Is Vietnam the Next Most Likely Hot Spot for International Flare-up?

Is Vietnam the Next Most Likely Hot Spot for International Flare-up?

The news. It's an international David vs. Goliath scandal: Citizens of a smaller, less-populated country have taken to the streets in protest against a bullying superpower that has invaded their territory.

Sounds familiar, right? Welcome to Southeast Asia's version of the Ukraine-Russia crisis. Last week, a Chinese state-controlled oil drill allegedly set up shop in Vietnam's territorial waters, igniting an outcry throughout the country. The geopolitics of the situation echo the Crimea crisis, with Vietnamese anti-China demonstrators demanding that China withdraw and some analysts wondering if the U.S. will swoop in for an eventual rescue mission.

China appears to be provoking Vietnam. But this isn't your average big-brother-pushing-around-little-brother situation. Instead, Vietnam is proactively reacting to China in protest. There is a long history of contention between the two countries. The most recent flare-up occurred early Tuesday morning, when thousands of Vietnamese workers staged public demonstrations at several Chinese-owned factories and allegedly vandalized some of the factories as well, ABC reported.

Vietnam is uncharacteristically protesting. In addition to this morning's commotions, Vietnamese residents are putting their dissension of Chinese behavior on display. On May 11, over 1,000 people gathered in front of the Chinese Embassy in Hanoi to protest China. Some sang patriotic songs or held signs saying "Silence is cowardly" and "China don't steal our oil," according to the Guardian.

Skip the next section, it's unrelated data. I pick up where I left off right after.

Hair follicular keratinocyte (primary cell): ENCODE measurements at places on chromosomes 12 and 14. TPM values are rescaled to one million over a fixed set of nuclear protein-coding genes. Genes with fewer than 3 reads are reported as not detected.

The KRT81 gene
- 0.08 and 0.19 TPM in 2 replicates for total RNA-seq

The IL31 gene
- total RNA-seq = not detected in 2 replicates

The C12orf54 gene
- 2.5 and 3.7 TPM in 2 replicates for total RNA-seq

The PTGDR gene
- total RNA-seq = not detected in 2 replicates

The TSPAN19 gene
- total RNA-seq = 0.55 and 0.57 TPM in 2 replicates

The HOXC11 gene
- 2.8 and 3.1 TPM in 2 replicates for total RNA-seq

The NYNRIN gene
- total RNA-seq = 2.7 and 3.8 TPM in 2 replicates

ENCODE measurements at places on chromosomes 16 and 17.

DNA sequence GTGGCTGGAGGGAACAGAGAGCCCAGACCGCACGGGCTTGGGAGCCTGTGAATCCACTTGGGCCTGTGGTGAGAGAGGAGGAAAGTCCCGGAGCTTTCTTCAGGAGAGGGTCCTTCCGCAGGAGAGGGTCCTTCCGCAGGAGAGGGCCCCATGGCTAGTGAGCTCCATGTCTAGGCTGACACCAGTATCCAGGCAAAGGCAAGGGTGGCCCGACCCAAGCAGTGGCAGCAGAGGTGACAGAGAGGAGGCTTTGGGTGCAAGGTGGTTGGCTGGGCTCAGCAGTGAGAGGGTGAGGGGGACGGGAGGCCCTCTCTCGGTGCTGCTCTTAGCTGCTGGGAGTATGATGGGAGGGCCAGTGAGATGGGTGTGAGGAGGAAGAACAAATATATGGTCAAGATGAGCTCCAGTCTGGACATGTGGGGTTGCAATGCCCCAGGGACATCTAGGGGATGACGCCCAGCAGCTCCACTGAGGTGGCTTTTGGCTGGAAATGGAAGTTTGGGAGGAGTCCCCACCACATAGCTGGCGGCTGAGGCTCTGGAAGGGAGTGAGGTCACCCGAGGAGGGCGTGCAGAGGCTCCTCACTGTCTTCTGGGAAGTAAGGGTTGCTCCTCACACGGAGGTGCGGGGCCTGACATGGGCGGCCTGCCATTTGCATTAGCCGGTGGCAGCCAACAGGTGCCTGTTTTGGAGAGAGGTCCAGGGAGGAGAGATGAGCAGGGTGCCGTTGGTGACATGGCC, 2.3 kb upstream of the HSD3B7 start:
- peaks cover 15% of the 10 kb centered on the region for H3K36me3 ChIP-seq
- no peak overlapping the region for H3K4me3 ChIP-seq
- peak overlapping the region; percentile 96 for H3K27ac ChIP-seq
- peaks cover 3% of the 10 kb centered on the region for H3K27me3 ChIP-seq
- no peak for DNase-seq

Vietnam has also fired back by ramming naval vessels into Chinese naval vessels, according to the NPR program The Takeaway. Additionally, on May 12, the Vietnamese Coast Guard's deputy chairman of the political department said, "As many as 15 Chinese ships had sprayed a Vietnamese vessel at the site with water cannons." The deputy chairman refuted claims that the Vietnamese vessel fired back.  

The communist country is generally quiet — in recent years there have only been a few dozen protests, which are usually squashed quickly by security forces, the Guardian reported. So the recent uprising is unusual, particularly since Vietnamese law enforcement is actually allowing the protests to continue and escalate.

Here is the situation: China assembled its first-ever underwater rig, which cost the country $1 billion. After putting it together, the expensive apparatus was traveling through the South China Sea, heading towards an unknown destination last week. Unexpectedly, the oil rig suddenly stopped and began drilling for oil in waters claimed by Vietnam. Vietnam has a history of embittered battles over the South China Sea. In April, the communist country announced a June party on islands in the area, joining forces with the Philippines in the hopes of staving off Chinese aggression.

The Chinese drill stopped in a region off of Vietnam's coastline and near a cluster of disputed islands — Taiwan, China, the Philippines, Vietnam and Malaysia all claim ownership of different islands respectively. Two years ago, the Association of Southeast Asian Nations (ASEAN) tried to reach a decision at a summit meeting about ownership rights in the South China Sea, but failed to come to a unanimous agreement.